Choosing the Right Shoes for You
Wearing good shoes can help you to feel your best and help prevent injuries. Shoe choice can affect your whole body, not just your feet.
Look for shoes that:
- Have a stiff back. Grasp the heel in one hand and the shoe above the heel in the other hand. You should not be able to move the shoe side-to-side around the heel.
- Have a small amount of torque. Hold the shoe at both ends. You should be able to twist it slightly.
- Bend where your toes bend..
- Provide arch support. If the shoe does not have arch support, add an extra arch support. Spenco, Powerstep, and Superfeet products are often comfortable. Check that the arch support can fit in the shoe without squeezing the toes or causing the shoes to slip off the heel.
- Are wide enough and long enough at the toes. It should not push the toes in or make them curl.
- Feel comfortable right away.
When to replace shoes?
- Look at the heel. Most people will wear out the side of the heel over time. When the heel becomes angled, it will alter every step you take and can cause pain in the leg or back. Shoe repair stores may be able to fix the heel. If not, replace the shoe.
- Running shoes can cause pain before they look worn. This is because they lose the capacity to absorb shock. The guideline to replace running shoes is every 350 to 500 miles. Running shoes older than one year old may also cause pain because of changes in the sole with exposure to humidity or heat. Save running shoes for running only and it will prolong the life of the shoe. Old running shoes can be used for walking.
Consider different factors for different shoes:
Athletic shoes: There are four types of running shoes: motion control, stability, neutral/cushioning, and minimalist. The correct shoe for you is based on arch type and biomechanics. One way to test the shoe is to walk and jog in it. You can also balance on one leg and do a one-legged squat. The shoe should feel comfortable right away and these tests should feel easier in the right shoe.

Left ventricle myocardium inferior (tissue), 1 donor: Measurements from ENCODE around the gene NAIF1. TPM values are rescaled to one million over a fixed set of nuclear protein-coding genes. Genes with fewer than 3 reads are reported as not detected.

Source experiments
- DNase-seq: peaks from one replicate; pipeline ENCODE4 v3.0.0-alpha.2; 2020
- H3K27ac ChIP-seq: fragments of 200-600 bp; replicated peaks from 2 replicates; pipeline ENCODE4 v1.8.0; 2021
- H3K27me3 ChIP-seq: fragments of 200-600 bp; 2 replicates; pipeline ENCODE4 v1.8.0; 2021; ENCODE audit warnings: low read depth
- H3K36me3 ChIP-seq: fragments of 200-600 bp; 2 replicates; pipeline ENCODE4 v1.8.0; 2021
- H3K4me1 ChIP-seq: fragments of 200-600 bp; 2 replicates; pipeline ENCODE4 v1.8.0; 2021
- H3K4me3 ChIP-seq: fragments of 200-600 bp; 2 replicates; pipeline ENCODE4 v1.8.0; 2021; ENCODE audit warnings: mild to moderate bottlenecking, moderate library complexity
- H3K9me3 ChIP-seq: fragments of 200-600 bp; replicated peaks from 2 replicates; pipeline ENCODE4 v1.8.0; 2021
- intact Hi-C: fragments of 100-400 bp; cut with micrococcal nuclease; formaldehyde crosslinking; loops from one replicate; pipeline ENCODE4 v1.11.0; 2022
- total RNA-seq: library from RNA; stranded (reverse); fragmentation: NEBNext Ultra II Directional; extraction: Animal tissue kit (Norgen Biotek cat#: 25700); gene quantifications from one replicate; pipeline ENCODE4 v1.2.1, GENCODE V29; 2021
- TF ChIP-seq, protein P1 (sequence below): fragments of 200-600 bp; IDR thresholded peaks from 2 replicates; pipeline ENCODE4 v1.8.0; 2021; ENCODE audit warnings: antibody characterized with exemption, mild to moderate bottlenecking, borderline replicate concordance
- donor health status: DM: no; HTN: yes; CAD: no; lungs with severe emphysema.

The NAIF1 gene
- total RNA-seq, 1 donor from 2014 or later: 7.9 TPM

For court sports, a sport-specific shoe is better than a running shoe because it will provide more side-to-side support. For cleats, it can be helpful to pick a shoe that allows you to add an arch support.
Minimalist shoes are used for forefoot running to simulate “barefoot” running. To avoid injury, it's best to slowly add time and to get guidance for proper form.
Sandals: Flip flops are good for short distance walking only. Choose sandals with strapstha cover more of the foot and/or wrap around the ankle.
Boots may fit loosely and not provide adequate foot support. Adding archsupport can improve comfort.
Women’s dress shoes are often detrimental to feet, knees, and spines. Heels alter whole body posture and can cause pain. If you wear heels, pick a lower heel shoe, a wider heel or wedge, and a heel that does not curve in. Wear higher heels when you have to, then switch to a lower heels if you have to walk any distance.
Take time to tie and untie your shoes:
Your shoe will work best when it fits snugly and acts as an extension of your foot, without sliding around. Pulling off your shoe without untying it will cause the support in the shoe to break down much faster.